American Heart Association

Monthly Archives: March 2020

ISC 2020 Session: “Contemporary Management of Unruptured Intracranial Aneurysms: What to Counsel Patients”

International Stroke Conference
February 19–21, 2020

Kat Dakay, DO

Deciding how to manage unruptured intracranial aneurysms is a common challenge in neuroendovascular surgery, as many of these aneurysms are incidentally found on imaging performed for other reasons. The classic dogma of the ISUIA study stratifies rupture risk based on size and location; however, this is an oversimplified picture. In this ISC session, the speakers discussed complex anatomical features, neuroimaging findings, and lifestyle counseling for patients with unruptured intracranial aneurysms.

Dr. Juhana Frösen discussed the influence of wall structure on rupture risk; the wall structure of aneurysms is very heterogenous. This may explain why some small aneurysms can rupture. Macrophages and inflammation can lead to aneurysm wall growth, which increases the stress on the aneurysm and can increase the risk of rupture. Future targets for drug research may include reducing inflammation and reducing wall growth.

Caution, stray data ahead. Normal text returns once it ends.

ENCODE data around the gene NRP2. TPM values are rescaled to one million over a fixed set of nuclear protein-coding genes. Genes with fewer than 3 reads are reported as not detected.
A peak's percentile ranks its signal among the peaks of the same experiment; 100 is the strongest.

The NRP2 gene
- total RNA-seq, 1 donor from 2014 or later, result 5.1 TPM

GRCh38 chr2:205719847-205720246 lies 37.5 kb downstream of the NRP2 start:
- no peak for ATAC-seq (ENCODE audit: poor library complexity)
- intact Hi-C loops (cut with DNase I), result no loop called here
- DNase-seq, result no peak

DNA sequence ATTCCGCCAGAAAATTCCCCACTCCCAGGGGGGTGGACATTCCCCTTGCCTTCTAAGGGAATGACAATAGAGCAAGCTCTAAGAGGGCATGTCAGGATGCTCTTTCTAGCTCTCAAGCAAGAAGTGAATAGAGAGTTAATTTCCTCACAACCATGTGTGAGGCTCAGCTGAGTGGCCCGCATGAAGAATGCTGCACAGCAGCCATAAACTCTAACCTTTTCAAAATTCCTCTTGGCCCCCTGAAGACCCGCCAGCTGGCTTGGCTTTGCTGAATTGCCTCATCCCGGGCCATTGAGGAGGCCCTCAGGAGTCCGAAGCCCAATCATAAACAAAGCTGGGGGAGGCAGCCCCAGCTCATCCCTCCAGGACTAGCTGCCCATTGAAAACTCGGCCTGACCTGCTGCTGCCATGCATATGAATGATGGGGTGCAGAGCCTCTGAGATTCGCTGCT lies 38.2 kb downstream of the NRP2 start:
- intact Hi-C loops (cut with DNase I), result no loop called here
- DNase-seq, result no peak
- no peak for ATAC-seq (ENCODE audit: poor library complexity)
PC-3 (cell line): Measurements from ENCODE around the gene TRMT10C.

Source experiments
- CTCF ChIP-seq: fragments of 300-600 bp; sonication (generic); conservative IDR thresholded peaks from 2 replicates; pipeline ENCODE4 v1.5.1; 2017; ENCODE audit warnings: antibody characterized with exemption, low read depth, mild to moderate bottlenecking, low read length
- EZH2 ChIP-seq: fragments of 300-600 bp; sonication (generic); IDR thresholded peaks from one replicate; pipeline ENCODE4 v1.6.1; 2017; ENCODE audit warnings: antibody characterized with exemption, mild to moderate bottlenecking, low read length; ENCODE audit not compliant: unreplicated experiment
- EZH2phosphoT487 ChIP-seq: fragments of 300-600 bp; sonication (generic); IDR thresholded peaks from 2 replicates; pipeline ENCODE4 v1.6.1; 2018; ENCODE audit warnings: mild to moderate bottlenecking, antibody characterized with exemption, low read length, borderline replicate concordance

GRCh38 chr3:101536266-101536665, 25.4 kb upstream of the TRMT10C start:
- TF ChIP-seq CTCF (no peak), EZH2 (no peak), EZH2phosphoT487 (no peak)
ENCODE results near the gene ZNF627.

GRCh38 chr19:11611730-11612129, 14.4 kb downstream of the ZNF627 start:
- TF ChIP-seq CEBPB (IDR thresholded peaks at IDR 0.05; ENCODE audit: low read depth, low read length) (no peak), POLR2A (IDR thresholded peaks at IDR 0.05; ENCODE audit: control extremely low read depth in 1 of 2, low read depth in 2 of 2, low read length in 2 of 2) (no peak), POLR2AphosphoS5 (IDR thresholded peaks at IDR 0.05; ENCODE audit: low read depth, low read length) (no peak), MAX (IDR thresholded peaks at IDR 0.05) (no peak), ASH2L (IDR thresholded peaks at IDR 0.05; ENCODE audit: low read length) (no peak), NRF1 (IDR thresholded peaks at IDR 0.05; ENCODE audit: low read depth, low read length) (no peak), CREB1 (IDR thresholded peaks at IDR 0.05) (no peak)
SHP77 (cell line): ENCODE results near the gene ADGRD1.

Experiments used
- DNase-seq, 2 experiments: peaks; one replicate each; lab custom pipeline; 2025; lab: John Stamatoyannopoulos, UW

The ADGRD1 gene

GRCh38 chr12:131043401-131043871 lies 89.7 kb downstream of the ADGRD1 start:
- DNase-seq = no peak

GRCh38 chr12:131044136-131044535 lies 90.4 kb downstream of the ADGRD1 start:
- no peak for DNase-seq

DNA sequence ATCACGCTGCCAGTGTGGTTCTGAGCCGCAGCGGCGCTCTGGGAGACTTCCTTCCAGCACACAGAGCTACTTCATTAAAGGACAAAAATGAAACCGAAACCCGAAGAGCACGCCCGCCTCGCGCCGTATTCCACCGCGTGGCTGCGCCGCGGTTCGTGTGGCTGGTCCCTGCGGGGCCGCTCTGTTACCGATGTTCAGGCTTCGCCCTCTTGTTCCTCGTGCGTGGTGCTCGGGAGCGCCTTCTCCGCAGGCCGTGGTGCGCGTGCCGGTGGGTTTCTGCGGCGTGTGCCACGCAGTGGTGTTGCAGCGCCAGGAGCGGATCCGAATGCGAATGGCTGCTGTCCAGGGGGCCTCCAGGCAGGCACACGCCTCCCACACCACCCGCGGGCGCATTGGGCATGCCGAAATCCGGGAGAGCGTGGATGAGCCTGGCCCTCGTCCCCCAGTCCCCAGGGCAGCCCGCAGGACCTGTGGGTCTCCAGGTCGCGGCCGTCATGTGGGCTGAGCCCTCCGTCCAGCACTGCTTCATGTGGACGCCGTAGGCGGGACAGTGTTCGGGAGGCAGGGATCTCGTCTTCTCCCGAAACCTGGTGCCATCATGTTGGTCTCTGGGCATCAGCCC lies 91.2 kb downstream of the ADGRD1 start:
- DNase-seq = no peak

ISC 2020 Session: “Widening the Lens of Telestroke: From the ED Across the Stroke Continuum”

International Stroke Conference
February 19–21, 2020

Session: “Widening the Lens of Telestroke: From the ED Across the Stroke Continuum,” Thursday, February 20, 2020

Speakers:
Jennifer Majersik, MD: Physician at the University of Utah – Expansion of Telestroke Networks
Matthew Koenig, MD: Physician at Queens Medical Center – Tele-ICU
Steven Cramer, MD: UCLA, University of California Irvine – Tele-rehabilitation
Christine Holmstedt, DO: Medical University of South Carolina – Outpatient Telestroke Follow-up

Stephanie Lyden, MD, BS

This talk provided multiple examples of varied practice settings that use telemedicine to provide patient care. The talk started with Dr. Jennifer Majersik discussing the Expansion of Telestroke Networks. She initially explained the process of consulting a neurologist via telestroke. This is often being utilized by community hospitals that do not have a local neurologist to consult. She explained that there are different levels of acuity (hyper-acute with telestroke vs acute with emergent teleneurology vs non-urgent with scheduled teleneurology) within teleneurology consults. She noted that with a telestroke consult, the main questions addressed include whether the patient is eligible for tPA or thrombectomy, both of which are time sensitive, and the goal of these consults is for them to be completed within 10-30 minutes.